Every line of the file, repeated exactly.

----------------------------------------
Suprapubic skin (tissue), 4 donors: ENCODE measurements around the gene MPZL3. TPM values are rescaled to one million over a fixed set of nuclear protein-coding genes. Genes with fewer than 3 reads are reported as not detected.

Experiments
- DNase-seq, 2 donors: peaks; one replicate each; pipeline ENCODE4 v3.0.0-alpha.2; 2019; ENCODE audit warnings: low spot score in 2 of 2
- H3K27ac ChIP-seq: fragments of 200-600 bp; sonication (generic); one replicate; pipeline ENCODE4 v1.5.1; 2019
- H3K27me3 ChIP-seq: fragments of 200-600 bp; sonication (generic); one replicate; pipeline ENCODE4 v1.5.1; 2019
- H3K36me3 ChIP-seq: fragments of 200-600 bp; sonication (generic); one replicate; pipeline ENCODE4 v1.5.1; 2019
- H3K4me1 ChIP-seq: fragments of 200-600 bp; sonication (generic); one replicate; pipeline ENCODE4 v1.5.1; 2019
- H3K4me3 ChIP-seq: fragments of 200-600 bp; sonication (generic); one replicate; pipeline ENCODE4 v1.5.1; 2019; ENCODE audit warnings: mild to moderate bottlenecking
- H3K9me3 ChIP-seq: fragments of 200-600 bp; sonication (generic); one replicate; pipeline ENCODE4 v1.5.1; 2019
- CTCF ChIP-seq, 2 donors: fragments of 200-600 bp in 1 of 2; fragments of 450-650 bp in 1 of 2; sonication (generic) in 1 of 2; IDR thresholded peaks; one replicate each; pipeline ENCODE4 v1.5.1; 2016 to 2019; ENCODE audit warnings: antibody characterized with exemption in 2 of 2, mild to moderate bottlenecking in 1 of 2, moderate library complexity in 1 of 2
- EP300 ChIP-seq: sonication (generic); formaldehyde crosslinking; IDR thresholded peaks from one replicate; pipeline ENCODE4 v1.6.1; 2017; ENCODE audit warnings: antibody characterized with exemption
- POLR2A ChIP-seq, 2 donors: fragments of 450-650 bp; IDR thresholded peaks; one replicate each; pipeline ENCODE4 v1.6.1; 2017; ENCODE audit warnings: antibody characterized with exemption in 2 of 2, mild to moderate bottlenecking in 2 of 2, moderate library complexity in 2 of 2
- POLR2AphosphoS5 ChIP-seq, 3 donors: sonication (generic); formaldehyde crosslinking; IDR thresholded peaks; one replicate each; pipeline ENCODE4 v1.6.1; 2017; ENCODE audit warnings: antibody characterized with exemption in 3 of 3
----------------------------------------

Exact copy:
Suprapubic skin (tissue), 4 donors: ENCODE measurements around the gene MPZL3. TPM values are rescaled to one million over a fixed set of nuclear protein-coding genes. Genes with fewer than 3 reads are reported as not detected.

Experiments
- DNase-seq, 2 donors: peaks; one replicate each; pipeline ENCODE4 v3.0.0-alpha.2; 2019; ENCODE audit warnings: low spot score in 2 of 2
- H3K27ac ChIP-seq: fragments of 200-600 bp; sonication (generic); one replicate; pipeline ENCODE4 v1.5.1; 2019
- H3K27me3 ChIP-seq: fragments of 200-600 bp; sonication (generic); one replicate; pipeline ENCODE4 v1.5.1; 2019
- H3K36me3 ChIP-seq: fragments of 200-600 bp; sonication (generic); one replicate; pipeline ENCODE4 v1.5.1; 2019
- H3K4me1 ChIP-seq: fragments of 200-600 bp; sonication (generic); one replicate; pipeline ENCODE4 v1.5.1; 2019
- H3K4me3 ChIP-seq: fragments of 200-600 bp; sonication (generic); one replicate; pipeline ENCODE4 v1.5.1; 2019; ENCODE audit warnings: mild to moderate bottlenecking
- H3K9me3 ChIP-seq: fragments of 200-600 bp; sonication (generic); one replicate; pipeline ENCODE4 v1.5.1; 2019
- CTCF ChIP-seq, 2 donors: fragments of 200-600 bp in 1 of 2; fragments of 450-650 bp in 1 of 2; sonication (generic) in 1 of 2; IDR thresholded peaks; one replicate each; pipeline ENCODE4 v1.5.1; 2016 to 2019; ENCODE audit warnings: antibody characterized with exemption in 2 of 2, mild to moderate bottlenecking in 1 of 2, moderate library complexity in 1 of 2
- EP300 ChIP-seq: sonication (generic); formaldehyde crosslinking; IDR thresholded peaks from one replicate; pipeline ENCODE4 v1.6.1; 2017; ENCODE audit warnings: antibody characterized with exemption
- POLR2A ChIP-seq, 2 donors: fragments of 450-650 bp; IDR thresholded peaks; one replicate each; pipeline ENCODE4 v1.6.1; 2017; ENCODE audit warnings: antibody characterized with exemption in 2 of 2, mild to moderate bottlenecking in 2 of 2, moderate library complexity in 2 of 2
- POLR2AphosphoS5 ChIP-seq, 3 donors: sonication (generic); formaldehyde crosslinking; IDR thresholded peaks; one replicate each; pipeline ENCODE4 v1.6.1; 2017; ENCODE audit warnings: antibody characterized with exemption in 3 of 3